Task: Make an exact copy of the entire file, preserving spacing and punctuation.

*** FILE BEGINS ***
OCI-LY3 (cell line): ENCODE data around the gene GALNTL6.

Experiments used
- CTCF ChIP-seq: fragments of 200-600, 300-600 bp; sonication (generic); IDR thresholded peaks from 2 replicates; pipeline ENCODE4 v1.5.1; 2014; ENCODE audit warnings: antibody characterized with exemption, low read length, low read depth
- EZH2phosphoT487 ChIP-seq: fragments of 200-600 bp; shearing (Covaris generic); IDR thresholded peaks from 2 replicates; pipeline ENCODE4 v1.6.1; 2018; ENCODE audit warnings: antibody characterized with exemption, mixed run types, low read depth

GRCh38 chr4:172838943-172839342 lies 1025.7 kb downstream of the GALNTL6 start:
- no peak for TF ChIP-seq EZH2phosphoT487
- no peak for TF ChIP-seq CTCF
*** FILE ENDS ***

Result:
OCI-LY3 (cell line): ENCODE data around the gene GALNTL6.

Experiments used
- CTCF ChIP-seq: fragments of 200-600, 300-600 bp; sonication (generic); IDR thresholded peaks from 2 replicates; pipeline ENCODE4 v1.5.1; 2014; ENCODE audit warnings: antibody characterized with exemption, low read length, low read depth
- EZH2phosphoT487 ChIP-seq: fragments of 200-600 bp; shearing (Covaris generic); IDR thresholded peaks from 2 replicates; pipeline ENCODE4 v1.6.1; 2018; ENCODE audit warnings: antibody characterized with exemption, mixed run types, low read depth

GRCh38 chr4:172838943-172839342 lies 1025.7 kb downstream of the GALNTL6 start:
- no peak for TF ChIP-seq EZH2phosphoT487
- no peak for TF ChIP-seq CTCF